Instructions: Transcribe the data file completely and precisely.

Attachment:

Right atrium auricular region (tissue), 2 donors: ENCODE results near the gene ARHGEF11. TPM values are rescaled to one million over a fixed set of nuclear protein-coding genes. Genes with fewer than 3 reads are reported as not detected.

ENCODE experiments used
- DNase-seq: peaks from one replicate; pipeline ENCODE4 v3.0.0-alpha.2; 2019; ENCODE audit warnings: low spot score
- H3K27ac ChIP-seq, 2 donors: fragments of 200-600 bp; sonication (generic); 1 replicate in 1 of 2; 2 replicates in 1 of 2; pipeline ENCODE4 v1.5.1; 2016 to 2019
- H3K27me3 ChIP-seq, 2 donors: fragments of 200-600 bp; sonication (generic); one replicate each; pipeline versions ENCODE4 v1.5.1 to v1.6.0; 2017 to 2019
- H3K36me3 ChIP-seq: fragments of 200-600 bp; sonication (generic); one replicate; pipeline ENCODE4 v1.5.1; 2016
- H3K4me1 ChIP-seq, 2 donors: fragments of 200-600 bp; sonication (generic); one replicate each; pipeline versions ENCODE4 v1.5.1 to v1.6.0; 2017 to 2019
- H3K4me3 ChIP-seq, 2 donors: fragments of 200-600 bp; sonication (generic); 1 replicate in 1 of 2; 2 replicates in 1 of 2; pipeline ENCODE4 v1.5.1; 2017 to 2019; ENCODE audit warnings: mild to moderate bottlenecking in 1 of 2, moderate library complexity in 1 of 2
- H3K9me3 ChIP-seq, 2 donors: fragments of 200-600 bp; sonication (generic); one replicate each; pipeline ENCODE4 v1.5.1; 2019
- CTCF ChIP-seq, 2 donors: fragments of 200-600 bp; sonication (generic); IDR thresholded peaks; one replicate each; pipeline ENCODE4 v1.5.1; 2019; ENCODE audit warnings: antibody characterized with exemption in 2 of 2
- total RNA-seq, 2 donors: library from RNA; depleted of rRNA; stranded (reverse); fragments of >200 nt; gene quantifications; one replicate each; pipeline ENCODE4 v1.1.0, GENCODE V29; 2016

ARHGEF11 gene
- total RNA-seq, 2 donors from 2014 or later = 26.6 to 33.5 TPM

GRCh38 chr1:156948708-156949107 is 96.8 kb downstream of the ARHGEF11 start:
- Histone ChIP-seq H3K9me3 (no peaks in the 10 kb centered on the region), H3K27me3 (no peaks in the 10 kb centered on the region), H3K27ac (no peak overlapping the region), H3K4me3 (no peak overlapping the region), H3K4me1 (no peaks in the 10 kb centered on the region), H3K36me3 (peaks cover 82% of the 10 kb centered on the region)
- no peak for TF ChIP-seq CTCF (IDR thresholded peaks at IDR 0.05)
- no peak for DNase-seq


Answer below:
Right atrium auricular region (tissue), 2 donors: ENCODE results near the gene ARHGEF11. TPM values are rescaled to one million over a fixed set of nuclear protein-coding genes. Genes with fewer than 3 reads are reported as not detected.

ENCODE experiments used
- DNase-seq: peaks from one replicate; pipeline ENCODE4 v3.0.0-alpha.2; 2019; ENCODE audit warnings: low spot score
- H3K27ac ChIP-seq, 2 donors: fragments of 200-600 bp; sonication (generic); 1 replicate in 1 of 2; 2 replicates in 1 of 2; pipeline ENCODE4 v1.5.1; 2016 to 2019
- H3K27me3 ChIP-seq, 2 donors: fragments of 200-600 bp; sonication (generic); one replicate each; pipeline versions ENCODE4 v1.5.1 to v1.6.0; 2017 to 2019
- H3K36me3 ChIP-seq: fragments of 200-600 bp; sonication (generic); one replicate; pipeline ENCODE4 v1.5.1; 2016
- H3K4me1 ChIP-seq, 2 donors: fragments of 200-600 bp; sonication (generic); one replicate each; pipeline versions ENCODE4 v1.5.1 to v1.6.0; 2017 to 2019
- H3K4me3 ChIP-seq, 2 donors: fragments of 200-600 bp; sonication (generic); 1 replicate in 1 of 2; 2 replicates in 1 of 2; pipeline ENCODE4 v1.5.1; 2017 to 2019; ENCODE audit warnings: mild to moderate bottlenecking in 1 of 2, moderate library complexity in 1 of 2
- H3K9me3 ChIP-seq, 2 donors: fragments of 200-600 bp; sonication (generic); one replicate each; pipeline ENCODE4 v1.5.1; 2019
- CTCF ChIP-seq, 2 donors: fragments of 200-600 bp; sonication (generic); IDR thresholded peaks; one replicate each; pipeline ENCODE4 v1.5.1; 2019; ENCODE audit warnings: antibody characterized with exemption in 2 of 2
- total RNA-seq, 2 donors: library from RNA; depleted of rRNA; stranded (reverse); fragments of >200 nt; gene quantifications; one replicate each; pipeline ENCODE4 v1.1.0, GENCODE V29; 2016

ARHGEF11 gene
- total RNA-seq, 2 donors from 2014 or later = 26.6 to 33.5 TPM

GRCh38 chr1:156948708-156949107 is 96.8 kb downstream of the ARHGEF11 start:
- Histone ChIP-seq H3K9me3 (no peaks in the 10 kb centered on the region), H3K27me3 (no peaks in the 10 kb centered on the region), H3K27ac (no peak overlapping the region), H3K4me3 (no peak overlapping the region), H3K4me1 (no peaks in the 10 kb centered on the region), H3K36me3 (peaks cover 82% of the 10 kb centered on the region)
- no peak for TF ChIP-seq CTCF (IDR thresholded peaks at IDR 0.05)
- no peak for DNase-seq